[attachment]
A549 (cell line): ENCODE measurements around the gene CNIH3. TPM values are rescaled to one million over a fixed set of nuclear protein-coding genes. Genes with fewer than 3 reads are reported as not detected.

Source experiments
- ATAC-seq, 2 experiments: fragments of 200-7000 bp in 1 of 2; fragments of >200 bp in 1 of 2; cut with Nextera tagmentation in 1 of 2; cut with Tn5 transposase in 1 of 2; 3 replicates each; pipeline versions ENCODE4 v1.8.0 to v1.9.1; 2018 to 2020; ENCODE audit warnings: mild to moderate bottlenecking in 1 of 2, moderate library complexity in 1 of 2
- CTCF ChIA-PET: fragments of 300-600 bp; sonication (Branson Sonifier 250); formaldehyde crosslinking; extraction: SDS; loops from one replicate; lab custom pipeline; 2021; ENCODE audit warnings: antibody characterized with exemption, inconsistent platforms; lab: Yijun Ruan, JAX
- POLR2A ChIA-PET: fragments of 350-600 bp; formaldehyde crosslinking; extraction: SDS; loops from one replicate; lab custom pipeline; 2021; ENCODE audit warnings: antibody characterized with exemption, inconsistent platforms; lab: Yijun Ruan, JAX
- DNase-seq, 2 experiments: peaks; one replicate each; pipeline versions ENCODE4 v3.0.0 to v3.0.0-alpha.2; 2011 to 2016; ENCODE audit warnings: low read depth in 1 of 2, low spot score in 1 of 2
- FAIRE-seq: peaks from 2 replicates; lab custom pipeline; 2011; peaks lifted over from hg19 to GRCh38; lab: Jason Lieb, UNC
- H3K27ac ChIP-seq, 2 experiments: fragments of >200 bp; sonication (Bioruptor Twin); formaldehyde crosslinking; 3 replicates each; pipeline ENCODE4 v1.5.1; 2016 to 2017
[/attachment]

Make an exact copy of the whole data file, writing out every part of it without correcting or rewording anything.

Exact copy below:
A549 (cell line): ENCODE measurements around the gene CNIH3. TPM values are rescaled to one million over a fixed set of nuclear protein-coding genes. Genes with fewer than 3 reads are reported as not detected.

Source experiments
- ATAC-seq, 2 experiments: fragments of 200-7000 bp in 1 of 2; fragments of >200 bp in 1 of 2; cut with Nextera tagmentation in 1 of 2; cut with Tn5 transposase in 1 of 2; 3 replicates each; pipeline versions ENCODE4 v1.8.0 to v1.9.1; 2018 to 2020; ENCODE audit warnings: mild to moderate bottlenecking in 1 of 2, moderate library complexity in 1 of 2
- CTCF ChIA-PET: fragments of 300-600 bp; sonication (Branson Sonifier 250); formaldehyde crosslinking; extraction: SDS; loops from one replicate; lab custom pipeline; 2021; ENCODE audit warnings: antibody characterized with exemption, inconsistent platforms; lab: Yijun Ruan, JAX
- POLR2A ChIA-PET: fragments of 350-600 bp; formaldehyde crosslinking; extraction: SDS; loops from one replicate; lab custom pipeline; 2021; ENCODE audit warnings: antibody characterized with exemption, inconsistent platforms; lab: Yijun Ruan, JAX
- DNase-seq, 2 experiments: peaks; one replicate each; pipeline versions ENCODE4 v3.0.0 to v3.0.0-alpha.2; 2011 to 2016; ENCODE audit warnings: low read depth in 1 of 2, low spot score in 1 of 2
- FAIRE-seq: peaks from 2 replicates; lab custom pipeline; 2011; peaks lifted over from hg19 to GRCh38; lab: Jason Lieb, UNC
- H3K27ac ChIP-seq, 2 experiments: fragments of >200 bp; sonication (Bioruptor Twin); formaldehyde crosslinking; 3 replicates each; pipeline ENCODE4 v1.5.1; 2016 to 2017